Cisco Umbrella default SSH key allow attachers to steal administrator credentials.

Cisco has released a security update addressing a high severity vulnerability in the Cisco Umbrella Virtual Appliance (VA), revealing that an unauthenticated attacker can remotely steal administrator credentials.

https://tools.cisco.com/security/center/content/CiscoSecurityAdvisory/cisco-sa-uva-static-key-6RQTRs4c

Fraser Hess of Pinnacol Assurance discovered this flaw (tracked as CVE-2022-20773) in the Cisco Umbrella VA’s key-based SSH authentication mechanism.

Cisco Umbrella is a cloud-based security service used by more than 24,000 organizations for DNS security service against phishing, malware, ransomware and other attacks, using these on-premise virtual machines as DNS data recorders, encryptors and authenticators.

These on-premise virtual machines are used as conditional DNS forwarders that record, encrypt, and authenticate DNS data.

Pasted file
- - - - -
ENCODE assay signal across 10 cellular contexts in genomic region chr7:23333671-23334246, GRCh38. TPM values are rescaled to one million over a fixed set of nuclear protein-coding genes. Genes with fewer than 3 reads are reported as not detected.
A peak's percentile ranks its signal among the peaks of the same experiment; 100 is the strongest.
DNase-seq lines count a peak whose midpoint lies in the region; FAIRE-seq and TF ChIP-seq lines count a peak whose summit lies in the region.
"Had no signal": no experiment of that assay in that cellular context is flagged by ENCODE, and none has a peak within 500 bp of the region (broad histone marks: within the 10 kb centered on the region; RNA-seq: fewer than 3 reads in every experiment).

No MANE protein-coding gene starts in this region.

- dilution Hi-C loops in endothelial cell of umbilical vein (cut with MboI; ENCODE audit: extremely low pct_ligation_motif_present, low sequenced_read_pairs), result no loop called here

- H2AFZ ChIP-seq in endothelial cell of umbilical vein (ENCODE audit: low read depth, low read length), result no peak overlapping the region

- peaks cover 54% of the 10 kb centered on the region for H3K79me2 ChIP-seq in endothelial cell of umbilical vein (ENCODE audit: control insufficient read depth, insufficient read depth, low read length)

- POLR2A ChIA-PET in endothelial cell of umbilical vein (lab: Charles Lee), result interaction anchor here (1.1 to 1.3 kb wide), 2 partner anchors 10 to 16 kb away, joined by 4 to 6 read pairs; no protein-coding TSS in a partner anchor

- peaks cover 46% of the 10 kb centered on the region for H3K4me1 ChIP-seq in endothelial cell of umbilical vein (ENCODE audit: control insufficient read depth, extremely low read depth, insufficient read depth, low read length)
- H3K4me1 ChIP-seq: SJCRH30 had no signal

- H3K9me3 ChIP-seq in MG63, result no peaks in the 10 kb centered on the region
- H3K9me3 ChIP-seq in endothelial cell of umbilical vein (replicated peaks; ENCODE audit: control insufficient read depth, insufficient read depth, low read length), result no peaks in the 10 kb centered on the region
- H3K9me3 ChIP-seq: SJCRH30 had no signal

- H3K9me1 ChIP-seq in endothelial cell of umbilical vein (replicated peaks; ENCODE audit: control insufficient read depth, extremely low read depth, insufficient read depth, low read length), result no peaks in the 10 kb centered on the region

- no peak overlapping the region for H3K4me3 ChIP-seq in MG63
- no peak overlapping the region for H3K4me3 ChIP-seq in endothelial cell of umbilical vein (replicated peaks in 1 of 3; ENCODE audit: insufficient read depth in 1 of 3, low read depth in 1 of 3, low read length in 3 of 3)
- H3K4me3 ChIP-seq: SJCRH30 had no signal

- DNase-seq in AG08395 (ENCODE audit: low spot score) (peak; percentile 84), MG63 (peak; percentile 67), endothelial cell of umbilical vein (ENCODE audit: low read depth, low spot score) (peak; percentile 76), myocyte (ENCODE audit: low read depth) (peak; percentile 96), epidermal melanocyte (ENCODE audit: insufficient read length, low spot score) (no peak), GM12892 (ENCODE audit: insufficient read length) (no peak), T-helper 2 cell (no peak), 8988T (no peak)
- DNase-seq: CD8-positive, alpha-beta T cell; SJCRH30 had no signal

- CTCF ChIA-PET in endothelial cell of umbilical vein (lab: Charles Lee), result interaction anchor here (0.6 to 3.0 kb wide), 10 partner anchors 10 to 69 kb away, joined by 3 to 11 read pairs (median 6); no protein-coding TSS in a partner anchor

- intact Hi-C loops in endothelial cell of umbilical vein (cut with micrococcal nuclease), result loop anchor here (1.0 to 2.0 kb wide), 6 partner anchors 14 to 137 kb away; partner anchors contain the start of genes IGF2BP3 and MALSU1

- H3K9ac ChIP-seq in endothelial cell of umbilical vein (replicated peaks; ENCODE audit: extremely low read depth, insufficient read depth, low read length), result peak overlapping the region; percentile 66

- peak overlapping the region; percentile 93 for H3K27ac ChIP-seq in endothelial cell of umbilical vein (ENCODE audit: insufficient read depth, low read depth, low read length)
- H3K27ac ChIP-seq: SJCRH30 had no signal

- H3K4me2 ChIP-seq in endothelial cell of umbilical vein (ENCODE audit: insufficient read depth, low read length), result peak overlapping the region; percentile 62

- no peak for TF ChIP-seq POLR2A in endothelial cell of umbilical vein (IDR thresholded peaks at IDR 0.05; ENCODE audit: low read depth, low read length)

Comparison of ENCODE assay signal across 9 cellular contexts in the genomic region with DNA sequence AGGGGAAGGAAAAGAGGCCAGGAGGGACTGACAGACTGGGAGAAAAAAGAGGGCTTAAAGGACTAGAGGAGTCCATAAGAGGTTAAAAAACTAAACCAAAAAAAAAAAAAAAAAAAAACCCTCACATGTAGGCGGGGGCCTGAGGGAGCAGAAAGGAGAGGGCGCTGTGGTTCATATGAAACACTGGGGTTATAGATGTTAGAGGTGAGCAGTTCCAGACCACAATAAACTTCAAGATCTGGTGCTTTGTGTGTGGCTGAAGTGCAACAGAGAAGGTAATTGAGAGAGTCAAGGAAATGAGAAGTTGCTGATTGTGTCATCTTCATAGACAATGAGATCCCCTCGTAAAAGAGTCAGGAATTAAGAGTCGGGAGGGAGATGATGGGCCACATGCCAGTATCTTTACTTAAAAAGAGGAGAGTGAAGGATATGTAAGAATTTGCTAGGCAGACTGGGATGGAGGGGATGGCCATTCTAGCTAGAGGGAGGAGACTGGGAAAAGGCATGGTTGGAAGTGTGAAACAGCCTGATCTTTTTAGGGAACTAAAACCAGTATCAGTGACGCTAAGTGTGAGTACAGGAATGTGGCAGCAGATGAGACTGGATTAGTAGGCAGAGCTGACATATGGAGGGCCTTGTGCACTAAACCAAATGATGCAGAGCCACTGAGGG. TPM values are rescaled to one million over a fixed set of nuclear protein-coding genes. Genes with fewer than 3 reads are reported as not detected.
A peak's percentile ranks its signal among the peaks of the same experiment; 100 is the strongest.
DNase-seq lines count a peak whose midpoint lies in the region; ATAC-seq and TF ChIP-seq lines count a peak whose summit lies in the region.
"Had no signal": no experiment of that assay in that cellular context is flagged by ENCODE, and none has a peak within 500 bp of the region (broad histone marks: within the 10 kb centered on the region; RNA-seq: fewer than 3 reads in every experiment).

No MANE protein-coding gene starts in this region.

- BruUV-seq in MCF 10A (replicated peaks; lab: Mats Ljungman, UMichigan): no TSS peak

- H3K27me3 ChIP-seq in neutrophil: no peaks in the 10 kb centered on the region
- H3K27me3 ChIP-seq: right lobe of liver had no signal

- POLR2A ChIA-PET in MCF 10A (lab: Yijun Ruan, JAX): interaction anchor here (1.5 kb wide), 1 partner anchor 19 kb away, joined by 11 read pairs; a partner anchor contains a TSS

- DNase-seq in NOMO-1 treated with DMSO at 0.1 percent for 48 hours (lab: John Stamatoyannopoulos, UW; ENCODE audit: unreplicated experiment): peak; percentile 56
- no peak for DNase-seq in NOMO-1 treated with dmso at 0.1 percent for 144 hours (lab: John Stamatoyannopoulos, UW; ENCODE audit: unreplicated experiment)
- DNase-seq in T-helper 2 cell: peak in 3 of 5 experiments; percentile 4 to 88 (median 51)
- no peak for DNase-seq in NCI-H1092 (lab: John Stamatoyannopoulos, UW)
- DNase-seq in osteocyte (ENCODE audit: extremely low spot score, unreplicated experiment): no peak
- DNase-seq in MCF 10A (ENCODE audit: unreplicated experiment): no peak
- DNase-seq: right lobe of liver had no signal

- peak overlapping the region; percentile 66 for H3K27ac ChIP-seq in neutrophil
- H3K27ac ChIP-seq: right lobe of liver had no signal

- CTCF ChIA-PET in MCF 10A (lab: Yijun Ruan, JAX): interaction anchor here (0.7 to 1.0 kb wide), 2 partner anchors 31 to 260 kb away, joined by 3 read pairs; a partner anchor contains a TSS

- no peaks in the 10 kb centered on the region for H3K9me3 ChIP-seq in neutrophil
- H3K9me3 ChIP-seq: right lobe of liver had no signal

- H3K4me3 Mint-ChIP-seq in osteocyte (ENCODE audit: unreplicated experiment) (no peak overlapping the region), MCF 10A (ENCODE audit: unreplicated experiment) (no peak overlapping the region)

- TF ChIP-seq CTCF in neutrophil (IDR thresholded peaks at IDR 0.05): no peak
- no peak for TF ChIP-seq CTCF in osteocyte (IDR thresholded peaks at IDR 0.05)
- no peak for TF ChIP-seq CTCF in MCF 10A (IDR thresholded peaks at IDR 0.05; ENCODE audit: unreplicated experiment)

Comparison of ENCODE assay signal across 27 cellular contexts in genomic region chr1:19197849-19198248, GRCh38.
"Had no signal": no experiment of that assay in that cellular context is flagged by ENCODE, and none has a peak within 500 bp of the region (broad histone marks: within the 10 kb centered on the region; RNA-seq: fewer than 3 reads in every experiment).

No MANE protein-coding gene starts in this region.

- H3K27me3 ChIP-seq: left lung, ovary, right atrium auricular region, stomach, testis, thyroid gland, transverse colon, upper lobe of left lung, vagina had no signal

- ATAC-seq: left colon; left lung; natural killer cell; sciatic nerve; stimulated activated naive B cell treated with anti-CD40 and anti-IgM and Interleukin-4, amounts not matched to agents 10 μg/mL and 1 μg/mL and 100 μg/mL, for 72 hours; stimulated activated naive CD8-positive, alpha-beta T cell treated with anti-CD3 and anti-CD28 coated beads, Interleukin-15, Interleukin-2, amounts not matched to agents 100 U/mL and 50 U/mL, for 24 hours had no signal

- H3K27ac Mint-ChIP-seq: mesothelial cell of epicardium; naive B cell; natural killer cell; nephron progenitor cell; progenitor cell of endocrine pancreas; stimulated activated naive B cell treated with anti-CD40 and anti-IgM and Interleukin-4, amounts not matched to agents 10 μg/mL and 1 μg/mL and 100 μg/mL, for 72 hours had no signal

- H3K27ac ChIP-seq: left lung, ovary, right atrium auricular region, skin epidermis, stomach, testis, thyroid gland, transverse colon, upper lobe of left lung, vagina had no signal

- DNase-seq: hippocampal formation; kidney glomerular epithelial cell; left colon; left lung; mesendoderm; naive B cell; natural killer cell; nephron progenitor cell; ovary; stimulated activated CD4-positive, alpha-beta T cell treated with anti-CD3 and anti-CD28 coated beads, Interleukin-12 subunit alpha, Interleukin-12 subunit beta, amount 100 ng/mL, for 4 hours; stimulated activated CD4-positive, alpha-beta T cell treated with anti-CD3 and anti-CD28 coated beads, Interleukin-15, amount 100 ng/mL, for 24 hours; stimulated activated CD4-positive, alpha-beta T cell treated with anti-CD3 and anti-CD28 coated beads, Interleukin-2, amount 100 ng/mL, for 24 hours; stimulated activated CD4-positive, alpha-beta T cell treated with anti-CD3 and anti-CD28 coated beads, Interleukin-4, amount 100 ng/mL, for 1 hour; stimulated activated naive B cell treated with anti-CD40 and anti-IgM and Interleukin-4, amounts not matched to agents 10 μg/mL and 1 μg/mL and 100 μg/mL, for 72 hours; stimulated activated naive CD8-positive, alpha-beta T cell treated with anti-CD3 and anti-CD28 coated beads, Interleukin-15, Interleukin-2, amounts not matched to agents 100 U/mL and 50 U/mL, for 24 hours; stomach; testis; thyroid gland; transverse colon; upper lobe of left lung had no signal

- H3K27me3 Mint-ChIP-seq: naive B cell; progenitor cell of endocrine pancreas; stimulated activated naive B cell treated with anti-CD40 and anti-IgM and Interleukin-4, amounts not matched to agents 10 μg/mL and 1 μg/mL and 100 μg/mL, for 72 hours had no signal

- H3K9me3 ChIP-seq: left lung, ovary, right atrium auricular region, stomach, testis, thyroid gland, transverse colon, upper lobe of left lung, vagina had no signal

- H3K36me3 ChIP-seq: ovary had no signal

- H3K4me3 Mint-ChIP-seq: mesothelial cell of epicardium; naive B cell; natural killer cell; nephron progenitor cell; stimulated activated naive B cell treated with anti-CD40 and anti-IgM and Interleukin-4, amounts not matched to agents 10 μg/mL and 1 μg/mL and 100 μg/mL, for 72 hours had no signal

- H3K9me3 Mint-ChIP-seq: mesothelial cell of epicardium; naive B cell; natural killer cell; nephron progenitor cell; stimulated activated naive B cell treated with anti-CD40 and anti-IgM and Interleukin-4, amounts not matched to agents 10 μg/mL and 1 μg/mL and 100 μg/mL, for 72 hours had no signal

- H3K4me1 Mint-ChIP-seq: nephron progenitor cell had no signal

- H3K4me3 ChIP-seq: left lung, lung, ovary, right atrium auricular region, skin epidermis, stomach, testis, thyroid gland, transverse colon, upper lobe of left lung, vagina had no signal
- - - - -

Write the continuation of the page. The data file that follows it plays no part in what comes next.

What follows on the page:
This vulnerability is on a static SSH host key and it allows an attacker to exploit it by doing a man-in-the-middle attack against SSH connections to the Umbrella VA.

If successful, the attacker can get the credentials of the administrator, change the configuration, and reload the VA.

This vulnerability affects Cisco Umbrella VA for Hyper-V and VMWare ESXi running software versions prior to 3.3.2.

No effect on Umbrella VA default settings

Cisco said that the SSH service is not enabled by default on Umbrella on-premise virtual machines, thus greatly reduces the overall impact of this vulnerability.

To check if SSH is enabled on the Cisco Umbrella Virtual Appliance, you need to log in to the hypervisor console, press CTRL+B to enter configuration mode, and run the “config va show” command to check the VA configuration.

In systems where SSH is enabled, the line “SSH access : enabled” should be included at the end of the command output.

There is no workaround or mitigation for this security flaw, thus Cisco recommends that users upgrade to the fixed software release version.

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